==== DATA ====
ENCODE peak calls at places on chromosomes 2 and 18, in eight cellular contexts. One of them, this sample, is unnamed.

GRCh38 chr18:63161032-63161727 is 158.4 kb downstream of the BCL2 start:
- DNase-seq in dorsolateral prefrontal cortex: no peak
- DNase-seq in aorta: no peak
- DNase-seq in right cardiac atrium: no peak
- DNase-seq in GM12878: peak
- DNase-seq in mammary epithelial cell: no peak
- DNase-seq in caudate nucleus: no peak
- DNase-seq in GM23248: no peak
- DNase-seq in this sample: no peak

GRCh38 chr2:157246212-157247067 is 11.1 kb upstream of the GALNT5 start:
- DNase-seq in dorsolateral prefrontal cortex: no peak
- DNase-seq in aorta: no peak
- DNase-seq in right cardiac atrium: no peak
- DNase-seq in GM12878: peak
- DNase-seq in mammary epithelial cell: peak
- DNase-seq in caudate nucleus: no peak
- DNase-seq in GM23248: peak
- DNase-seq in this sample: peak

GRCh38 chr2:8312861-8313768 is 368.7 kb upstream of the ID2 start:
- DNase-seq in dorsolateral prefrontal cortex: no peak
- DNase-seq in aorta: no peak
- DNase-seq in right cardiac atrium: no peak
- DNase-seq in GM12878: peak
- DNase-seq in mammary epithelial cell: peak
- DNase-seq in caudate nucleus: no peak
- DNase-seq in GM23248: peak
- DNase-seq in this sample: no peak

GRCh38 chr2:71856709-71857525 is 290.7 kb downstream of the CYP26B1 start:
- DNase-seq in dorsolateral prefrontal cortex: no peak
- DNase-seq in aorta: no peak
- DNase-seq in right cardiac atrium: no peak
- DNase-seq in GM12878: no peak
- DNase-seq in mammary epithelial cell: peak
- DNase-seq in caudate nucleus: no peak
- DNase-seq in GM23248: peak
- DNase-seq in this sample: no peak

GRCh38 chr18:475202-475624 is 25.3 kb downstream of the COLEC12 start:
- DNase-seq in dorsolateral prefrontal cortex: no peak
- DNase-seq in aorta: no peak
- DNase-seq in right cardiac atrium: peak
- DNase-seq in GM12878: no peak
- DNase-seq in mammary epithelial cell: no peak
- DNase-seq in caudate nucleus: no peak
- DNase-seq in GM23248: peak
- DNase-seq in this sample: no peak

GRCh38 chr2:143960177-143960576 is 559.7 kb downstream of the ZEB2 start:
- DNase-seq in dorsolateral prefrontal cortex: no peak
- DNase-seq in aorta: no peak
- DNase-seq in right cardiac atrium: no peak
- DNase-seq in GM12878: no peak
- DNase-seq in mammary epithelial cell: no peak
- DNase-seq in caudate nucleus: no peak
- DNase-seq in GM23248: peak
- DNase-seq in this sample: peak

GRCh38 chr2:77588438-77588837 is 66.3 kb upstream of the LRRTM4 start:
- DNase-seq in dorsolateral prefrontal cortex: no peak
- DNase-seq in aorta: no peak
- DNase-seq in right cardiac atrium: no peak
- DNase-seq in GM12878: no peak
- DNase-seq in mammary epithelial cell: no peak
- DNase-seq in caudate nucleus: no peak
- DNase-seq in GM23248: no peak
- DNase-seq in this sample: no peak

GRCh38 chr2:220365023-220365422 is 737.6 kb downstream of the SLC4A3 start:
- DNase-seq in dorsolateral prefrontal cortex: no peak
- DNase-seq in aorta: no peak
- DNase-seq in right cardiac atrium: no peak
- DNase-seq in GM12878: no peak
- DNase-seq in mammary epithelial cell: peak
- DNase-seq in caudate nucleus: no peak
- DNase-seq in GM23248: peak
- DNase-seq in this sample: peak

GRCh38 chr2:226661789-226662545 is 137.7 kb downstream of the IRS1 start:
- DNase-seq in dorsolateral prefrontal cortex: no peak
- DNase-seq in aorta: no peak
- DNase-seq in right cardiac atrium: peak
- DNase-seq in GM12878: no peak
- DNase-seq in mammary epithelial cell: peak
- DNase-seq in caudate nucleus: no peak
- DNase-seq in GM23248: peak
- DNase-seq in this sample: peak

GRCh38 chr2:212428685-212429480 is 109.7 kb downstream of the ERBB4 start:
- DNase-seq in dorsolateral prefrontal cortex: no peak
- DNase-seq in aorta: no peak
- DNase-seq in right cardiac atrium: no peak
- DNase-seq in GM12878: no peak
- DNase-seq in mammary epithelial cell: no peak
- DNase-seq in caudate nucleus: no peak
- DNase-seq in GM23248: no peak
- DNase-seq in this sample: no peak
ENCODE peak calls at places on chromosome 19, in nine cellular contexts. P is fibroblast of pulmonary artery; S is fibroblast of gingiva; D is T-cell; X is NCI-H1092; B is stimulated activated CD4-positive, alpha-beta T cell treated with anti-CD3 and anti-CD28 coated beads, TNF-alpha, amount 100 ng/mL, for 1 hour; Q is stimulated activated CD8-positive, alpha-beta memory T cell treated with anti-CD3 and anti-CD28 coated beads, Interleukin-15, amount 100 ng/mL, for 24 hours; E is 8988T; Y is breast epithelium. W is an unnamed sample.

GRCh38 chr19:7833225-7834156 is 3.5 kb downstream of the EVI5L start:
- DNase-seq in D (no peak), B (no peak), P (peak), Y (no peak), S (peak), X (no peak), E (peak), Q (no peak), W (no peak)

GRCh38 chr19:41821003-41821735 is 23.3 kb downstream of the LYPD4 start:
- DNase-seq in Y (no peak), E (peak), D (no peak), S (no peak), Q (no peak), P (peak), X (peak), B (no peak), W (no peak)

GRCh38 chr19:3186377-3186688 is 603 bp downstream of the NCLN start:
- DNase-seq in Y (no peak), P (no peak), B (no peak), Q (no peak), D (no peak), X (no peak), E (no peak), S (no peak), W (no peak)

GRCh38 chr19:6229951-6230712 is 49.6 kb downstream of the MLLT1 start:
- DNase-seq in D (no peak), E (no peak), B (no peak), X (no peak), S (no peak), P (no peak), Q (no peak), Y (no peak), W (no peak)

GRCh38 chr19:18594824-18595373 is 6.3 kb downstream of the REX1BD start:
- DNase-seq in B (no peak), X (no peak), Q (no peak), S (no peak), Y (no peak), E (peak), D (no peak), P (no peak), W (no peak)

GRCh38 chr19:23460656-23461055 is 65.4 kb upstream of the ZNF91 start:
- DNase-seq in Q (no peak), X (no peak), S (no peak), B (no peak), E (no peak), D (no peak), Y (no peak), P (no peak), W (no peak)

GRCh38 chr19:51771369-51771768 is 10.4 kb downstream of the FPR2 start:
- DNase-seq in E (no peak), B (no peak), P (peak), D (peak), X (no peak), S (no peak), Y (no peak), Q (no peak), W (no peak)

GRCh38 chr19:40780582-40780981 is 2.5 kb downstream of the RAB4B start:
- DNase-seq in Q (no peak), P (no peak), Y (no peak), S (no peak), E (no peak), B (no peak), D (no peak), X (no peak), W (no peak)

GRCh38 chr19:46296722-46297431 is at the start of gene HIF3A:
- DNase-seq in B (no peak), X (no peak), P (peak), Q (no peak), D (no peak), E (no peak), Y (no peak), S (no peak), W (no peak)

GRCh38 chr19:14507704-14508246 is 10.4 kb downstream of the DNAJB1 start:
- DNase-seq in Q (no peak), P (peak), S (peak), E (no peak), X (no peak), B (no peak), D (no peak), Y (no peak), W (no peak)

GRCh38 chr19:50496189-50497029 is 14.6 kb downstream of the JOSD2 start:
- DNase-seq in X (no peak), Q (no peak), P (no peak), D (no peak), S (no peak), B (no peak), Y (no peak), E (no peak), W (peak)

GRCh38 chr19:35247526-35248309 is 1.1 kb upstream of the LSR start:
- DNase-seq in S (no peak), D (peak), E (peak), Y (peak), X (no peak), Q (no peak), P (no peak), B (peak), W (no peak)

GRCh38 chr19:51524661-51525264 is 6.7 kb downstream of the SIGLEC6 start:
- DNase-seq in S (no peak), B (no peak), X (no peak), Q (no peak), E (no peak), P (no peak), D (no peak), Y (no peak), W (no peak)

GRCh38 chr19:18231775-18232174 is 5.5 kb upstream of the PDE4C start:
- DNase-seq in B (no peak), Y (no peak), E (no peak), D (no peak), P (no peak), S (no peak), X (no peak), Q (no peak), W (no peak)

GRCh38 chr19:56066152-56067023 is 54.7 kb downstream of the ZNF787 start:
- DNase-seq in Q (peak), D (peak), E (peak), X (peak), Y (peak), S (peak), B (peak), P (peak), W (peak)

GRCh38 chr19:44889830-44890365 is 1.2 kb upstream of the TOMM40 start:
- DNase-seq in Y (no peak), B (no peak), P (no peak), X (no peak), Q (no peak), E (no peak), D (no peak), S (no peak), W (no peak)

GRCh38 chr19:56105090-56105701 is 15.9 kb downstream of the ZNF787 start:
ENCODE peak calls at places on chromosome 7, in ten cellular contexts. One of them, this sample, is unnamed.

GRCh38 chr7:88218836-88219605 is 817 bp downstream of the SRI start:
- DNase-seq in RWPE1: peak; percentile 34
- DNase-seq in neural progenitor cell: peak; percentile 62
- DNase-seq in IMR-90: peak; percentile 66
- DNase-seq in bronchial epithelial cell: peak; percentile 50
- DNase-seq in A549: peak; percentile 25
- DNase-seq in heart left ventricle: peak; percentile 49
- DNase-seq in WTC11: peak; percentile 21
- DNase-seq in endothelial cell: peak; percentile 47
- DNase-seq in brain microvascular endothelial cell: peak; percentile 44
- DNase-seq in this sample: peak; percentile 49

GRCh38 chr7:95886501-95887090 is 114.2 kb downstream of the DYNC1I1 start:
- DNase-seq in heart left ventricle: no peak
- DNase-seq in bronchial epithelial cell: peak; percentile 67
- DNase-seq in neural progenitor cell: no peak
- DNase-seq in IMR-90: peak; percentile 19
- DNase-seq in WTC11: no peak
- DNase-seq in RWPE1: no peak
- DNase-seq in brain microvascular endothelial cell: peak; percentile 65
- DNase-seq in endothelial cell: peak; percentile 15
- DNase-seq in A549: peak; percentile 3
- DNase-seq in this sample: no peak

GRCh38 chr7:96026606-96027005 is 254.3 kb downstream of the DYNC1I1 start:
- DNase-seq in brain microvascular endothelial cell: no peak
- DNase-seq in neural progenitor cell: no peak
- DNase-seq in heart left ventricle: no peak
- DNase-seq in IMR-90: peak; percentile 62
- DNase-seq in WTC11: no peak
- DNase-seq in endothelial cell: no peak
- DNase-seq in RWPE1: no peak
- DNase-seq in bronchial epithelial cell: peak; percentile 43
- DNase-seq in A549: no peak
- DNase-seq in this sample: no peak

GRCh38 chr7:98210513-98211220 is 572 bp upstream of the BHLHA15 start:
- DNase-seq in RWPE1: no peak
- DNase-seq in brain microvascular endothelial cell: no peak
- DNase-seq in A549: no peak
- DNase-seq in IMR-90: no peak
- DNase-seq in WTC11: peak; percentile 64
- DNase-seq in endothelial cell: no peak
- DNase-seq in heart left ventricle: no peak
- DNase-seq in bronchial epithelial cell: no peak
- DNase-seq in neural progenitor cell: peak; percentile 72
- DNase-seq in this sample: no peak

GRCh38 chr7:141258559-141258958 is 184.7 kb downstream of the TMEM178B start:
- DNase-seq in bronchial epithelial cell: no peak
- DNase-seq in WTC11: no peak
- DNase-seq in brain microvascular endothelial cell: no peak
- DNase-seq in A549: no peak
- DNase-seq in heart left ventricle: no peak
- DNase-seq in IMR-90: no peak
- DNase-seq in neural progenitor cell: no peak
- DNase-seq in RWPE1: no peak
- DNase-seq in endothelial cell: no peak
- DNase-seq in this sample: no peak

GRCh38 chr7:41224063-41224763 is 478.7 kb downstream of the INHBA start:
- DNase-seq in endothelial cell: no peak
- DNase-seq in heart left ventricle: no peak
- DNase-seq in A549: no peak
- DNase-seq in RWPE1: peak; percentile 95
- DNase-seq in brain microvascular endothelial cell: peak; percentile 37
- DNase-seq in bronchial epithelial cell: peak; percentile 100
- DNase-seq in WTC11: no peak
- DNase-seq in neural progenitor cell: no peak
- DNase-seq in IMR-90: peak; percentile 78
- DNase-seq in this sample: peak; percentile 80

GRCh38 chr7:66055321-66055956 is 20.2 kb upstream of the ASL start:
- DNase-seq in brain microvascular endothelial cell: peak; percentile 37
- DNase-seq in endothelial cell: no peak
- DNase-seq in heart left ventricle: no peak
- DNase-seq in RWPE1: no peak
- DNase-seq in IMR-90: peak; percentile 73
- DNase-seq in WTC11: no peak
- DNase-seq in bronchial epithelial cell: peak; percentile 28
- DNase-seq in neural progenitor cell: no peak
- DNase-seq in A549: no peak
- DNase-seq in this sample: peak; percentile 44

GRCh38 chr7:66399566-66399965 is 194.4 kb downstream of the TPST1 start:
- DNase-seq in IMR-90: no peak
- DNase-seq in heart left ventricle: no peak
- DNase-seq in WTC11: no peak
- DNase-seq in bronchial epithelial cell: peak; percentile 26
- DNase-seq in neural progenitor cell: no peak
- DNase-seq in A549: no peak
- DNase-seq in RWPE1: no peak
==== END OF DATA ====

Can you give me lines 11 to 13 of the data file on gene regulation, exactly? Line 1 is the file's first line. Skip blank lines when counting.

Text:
GRCh38 chr2:157246212-157247067 is 11.1 kb upstream of the GALNT5 start:
- DNase-seq in dorsolateral prefrontal cortex: no peak
- DNase-seq in aorta: no peak